The problem is that while a recession started in late 2007, it technically and officially ended in July of 2008. According to the Obama administration, there's been growth - anemic, but positive - every single quarter since then. Which means the "Bush recession" ended halfway through Obama's first year. Not only was that before 95% of the stimulus had even been spent, but it was almost 3 years ago now.

That means if things are miserable and getting worse now... its all in President Obama's lap because presidents are always blamed or credited for the economy. And since he and the Democrats have been in power all that time, it doesn't make them look very good.

Its going to be an incredibly hard sell to get the American people to blame Republicans for the economy getting steadily worse under President Obama, and easy for GOP candidates to point to the bad news as a condemnation of the president. Or, as John E at Ace of Spades puts it:

[Infographic] The Obama Presidency - By The Numbers

Posted by John E.

1 comment:

Eric said...

Here is a meme I am starting to see in Oklahoma and I expect to see it grow nationally as the energy sector continues to take off: people who grew up with the dream of a solidly middle class income based on white collar office work are finding themselves sorely disappointed. There are plenty of jobs available that will put you in the middle class here, but they require getting dirty and working lots and lots of hours. There are a lot of people entering into oilfield work here and complaining that the entire reason they got a college degree was so they wouldn't have to do that type of work.

More and more of these types of jobs are going to be coming available all over the country over the next few years, and as they do you can expect to see the media completely ignore the fact that people can make a decent living wage, and intead hone in on the fact that those same people used to be office workers and "isn't it a shame" how far we have fallen...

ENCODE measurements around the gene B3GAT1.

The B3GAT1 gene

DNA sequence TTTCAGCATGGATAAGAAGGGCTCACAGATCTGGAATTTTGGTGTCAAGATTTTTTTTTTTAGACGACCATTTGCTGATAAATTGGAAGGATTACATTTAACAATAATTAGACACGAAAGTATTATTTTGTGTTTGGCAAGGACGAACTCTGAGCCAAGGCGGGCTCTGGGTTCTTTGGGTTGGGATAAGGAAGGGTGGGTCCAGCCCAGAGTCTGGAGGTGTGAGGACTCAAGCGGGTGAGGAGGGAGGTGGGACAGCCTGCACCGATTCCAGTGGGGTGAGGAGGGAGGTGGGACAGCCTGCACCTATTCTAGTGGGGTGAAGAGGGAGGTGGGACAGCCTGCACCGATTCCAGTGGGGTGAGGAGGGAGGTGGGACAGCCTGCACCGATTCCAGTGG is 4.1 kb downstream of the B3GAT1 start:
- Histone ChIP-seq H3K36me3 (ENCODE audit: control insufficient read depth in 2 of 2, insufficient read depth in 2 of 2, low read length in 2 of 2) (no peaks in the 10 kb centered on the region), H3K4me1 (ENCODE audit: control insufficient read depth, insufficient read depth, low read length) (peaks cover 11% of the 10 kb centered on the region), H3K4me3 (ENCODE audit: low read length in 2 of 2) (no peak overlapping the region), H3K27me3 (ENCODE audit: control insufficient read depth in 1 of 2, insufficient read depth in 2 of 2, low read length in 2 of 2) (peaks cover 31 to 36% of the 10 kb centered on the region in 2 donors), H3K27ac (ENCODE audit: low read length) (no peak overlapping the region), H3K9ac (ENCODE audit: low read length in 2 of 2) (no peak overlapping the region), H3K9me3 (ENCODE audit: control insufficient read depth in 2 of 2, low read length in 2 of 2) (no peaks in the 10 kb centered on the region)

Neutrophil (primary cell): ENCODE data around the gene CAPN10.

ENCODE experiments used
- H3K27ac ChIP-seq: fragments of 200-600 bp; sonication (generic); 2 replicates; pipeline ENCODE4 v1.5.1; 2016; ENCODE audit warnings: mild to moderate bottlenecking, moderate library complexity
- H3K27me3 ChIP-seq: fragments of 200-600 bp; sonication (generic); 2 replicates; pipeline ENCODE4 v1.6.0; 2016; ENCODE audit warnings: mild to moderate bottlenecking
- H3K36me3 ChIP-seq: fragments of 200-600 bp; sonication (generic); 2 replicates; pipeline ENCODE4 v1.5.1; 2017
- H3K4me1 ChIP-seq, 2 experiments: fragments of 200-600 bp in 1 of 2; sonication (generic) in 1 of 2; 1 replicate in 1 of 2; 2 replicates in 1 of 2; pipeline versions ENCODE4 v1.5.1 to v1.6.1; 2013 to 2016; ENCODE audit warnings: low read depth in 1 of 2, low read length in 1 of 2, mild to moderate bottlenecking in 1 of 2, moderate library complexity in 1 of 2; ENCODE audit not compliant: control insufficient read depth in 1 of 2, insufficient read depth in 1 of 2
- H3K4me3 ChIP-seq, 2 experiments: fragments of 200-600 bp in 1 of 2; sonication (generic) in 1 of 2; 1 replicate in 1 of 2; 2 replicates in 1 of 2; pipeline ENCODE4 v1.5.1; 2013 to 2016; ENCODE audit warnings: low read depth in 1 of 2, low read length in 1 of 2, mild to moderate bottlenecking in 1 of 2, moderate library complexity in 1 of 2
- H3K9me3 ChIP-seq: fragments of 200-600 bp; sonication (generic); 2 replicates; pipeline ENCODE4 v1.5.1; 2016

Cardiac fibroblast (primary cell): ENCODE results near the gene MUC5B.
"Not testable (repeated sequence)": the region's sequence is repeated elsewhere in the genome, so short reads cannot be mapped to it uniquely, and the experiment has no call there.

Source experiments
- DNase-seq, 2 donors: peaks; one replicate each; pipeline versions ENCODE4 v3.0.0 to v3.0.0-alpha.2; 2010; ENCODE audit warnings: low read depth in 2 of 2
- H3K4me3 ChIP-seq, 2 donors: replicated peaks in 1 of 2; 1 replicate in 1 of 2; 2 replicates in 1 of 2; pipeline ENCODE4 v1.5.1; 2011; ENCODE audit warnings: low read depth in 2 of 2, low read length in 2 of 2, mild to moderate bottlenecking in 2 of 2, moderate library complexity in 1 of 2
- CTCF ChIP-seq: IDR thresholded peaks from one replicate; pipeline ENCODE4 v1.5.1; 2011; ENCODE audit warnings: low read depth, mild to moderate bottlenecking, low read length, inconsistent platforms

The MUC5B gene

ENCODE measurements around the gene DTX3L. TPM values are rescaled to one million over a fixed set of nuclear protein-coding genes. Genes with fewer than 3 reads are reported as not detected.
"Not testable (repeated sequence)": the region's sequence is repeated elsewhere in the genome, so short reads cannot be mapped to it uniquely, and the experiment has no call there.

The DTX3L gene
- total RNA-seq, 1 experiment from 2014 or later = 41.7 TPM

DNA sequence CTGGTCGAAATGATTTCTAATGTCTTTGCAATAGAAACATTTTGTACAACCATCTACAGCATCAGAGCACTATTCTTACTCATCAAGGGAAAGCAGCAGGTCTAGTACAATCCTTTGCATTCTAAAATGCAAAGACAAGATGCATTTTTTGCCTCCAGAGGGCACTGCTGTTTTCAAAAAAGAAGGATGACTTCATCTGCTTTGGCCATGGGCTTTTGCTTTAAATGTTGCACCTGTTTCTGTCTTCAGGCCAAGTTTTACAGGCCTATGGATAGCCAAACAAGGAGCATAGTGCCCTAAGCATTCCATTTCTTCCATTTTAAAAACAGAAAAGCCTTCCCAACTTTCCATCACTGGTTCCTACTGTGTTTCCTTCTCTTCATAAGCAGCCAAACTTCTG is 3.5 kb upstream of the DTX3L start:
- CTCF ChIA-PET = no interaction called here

I'm sure they'll blame it on Republicans as well.

With that said, there are a few legitimate complaints about working in the energy sector 'hands on', and Republicans should resist the urge to turn a blind eye towards these complaints in order to help the oil companies pad their pockets. One very real problem is that is almost taken for granted that oilfield laborers in a booming energy market will be asked to work many hours 'off the clock'. It is not at all uncommon to work 12 hours and be told by your boss that you can only log 8 of those hours on your time card. Likewise, many oil companies are guilty of putting their employees in the position of doing something they know they aren't supposed to do... "I want you empty that tank full of drilling mud off the side of yonder bridge. Don't worry about permits, if there's any trouble I will take the heat."

Those are issues that need to be looked at. Many states familiar with how oil companies work already have laws on the books that deal with these issues, but as the industry branches out into new areas such as North Dakota, New York, and Pennsylvania, lack of regulation is becoming a real problem. Frakking in and of itself isn't a problem, but if a state isn't experienced in dealing with dumping the byproducts and dealing with water runoff, the oil companies won't think twice about taking advantage of their ignorance.